The new legislation, for accidents that occurred on or after April 1, 2019, involves severely restricting compensation for injuries by limiting pain and suffering to $5500, indexed for inflation. The limit on pain and suffering is for injuries that are deemed “minor” but the NDP introduced the definition of minor that includes catastrophic, permanent and life-changing injuries as well. Indeed, the legislation introduced by the NDP to help ICBC categorizes obviously serious injuries like brain injury and chronic pain as being “minor”. This is clearly for the purpose of the NDP government selling to the public that only “minor” injuries are affected when in actual fact, the truth is serious injuries are capped at $5,500.

The level of compensation available to victims will impede the ability of victims to retain a lawyer to help him/her deal with ICBC and the Civil Resolution Tribunal. Judging from public statements by David Eby, the Attorney General, one of the purposes of the NDP’s legislative changes is to reduce lawyer involvement in ICBC files which, in turn, means reducing access to justice for victims of car crashes.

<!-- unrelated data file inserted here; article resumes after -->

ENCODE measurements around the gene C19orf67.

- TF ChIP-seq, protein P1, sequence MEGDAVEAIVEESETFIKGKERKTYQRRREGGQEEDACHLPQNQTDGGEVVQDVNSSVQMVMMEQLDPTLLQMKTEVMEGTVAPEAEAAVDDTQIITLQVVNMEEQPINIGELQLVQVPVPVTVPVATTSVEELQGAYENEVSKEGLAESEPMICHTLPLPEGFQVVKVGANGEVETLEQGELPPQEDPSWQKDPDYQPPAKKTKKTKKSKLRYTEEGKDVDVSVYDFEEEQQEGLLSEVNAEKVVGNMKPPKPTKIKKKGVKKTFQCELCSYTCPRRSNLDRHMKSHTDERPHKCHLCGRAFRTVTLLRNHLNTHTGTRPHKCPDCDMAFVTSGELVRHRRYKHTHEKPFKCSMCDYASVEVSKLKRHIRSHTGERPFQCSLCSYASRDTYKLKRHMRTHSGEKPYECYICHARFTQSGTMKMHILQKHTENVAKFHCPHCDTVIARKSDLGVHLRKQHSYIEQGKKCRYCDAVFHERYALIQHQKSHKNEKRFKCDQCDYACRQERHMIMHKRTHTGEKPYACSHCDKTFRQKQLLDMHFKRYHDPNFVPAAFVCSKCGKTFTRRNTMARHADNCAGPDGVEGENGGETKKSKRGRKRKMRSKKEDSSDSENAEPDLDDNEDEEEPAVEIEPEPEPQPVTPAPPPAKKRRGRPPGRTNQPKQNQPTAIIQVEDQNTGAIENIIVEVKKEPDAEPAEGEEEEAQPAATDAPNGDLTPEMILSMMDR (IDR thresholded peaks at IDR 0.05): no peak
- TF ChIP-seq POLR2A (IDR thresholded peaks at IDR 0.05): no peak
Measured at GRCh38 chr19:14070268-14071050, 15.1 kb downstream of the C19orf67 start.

The clear consequences of these changes are a lot less legal work which will almost certainly create extensive layoffs across the industry. Although the full effects of the legislative change are unknown, you can expect between 4,000 to 10,000 job losses ranging from jobs of junior lawyers, paralegals, legal assistants, receptionists, court reporters, medical office assistants, etc. Of the job losses, most will be women and lower income earners. This is in stark contrast to the NDP holding themselves out as an advocate for workers and the less fortunate.

This article discusses the impact of ICBC’s CAP no-fault system on the legal community. Since the article was written, the NDP is going forward with full no-fault which will be even more decimating to jobs in the legal community. Victims of car crashes will not receive much in the way of compensation and ICBC will be able to minimize the amount paid out under any claim. The at-fault driver that caused the accident will be the big winner getting similar benefits as the person(s) who got injured as a result of the negligence, poor judgement and bad behaviour of the at-fault driver.